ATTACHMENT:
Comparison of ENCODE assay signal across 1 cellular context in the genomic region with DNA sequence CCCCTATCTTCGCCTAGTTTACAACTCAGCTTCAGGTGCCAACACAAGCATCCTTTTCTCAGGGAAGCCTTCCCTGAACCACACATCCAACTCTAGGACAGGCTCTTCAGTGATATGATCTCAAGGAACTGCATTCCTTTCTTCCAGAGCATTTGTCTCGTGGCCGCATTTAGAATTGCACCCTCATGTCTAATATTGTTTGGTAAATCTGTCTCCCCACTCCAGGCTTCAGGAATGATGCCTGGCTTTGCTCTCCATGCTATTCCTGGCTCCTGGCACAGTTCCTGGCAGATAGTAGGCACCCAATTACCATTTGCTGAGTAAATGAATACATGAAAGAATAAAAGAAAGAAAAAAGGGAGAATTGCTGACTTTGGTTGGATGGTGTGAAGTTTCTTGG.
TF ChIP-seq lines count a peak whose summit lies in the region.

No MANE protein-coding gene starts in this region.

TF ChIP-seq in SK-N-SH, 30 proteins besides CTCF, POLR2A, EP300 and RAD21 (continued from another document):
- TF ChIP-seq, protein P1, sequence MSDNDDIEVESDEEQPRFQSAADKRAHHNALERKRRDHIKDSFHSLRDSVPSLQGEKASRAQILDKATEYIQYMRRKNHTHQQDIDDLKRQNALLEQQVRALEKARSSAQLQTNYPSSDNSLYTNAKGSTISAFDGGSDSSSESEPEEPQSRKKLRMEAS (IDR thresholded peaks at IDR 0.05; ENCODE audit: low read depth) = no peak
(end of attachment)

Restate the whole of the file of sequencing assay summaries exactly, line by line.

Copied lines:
Comparison of ENCODE assay signal across 1 cellular context in the genomic region with DNA sequence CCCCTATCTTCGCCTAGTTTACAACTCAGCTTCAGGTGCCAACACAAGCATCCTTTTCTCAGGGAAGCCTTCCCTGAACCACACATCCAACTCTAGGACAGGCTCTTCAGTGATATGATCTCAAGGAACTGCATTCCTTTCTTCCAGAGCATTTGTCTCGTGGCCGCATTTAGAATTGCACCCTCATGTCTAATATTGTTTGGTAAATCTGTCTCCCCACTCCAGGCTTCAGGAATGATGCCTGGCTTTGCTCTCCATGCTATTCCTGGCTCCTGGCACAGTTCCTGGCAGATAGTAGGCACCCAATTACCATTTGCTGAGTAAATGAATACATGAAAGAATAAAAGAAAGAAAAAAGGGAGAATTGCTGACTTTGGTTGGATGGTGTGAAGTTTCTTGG.
TF ChIP-seq lines count a peak whose summit lies in the region.

No MANE protein-coding gene starts in this region.

TF ChIP-seq in SK-N-SH, 30 proteins besides CTCF, POLR2A, EP300 and RAD21 (continued from another document):
- TF ChIP-seq, protein P1, sequence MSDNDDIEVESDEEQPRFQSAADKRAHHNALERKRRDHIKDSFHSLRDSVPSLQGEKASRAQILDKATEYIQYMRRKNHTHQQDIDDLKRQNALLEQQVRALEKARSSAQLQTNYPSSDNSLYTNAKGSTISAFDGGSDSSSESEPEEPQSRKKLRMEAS (IDR thresholded peaks at IDR 0.05; ENCODE audit: low read depth) = no peak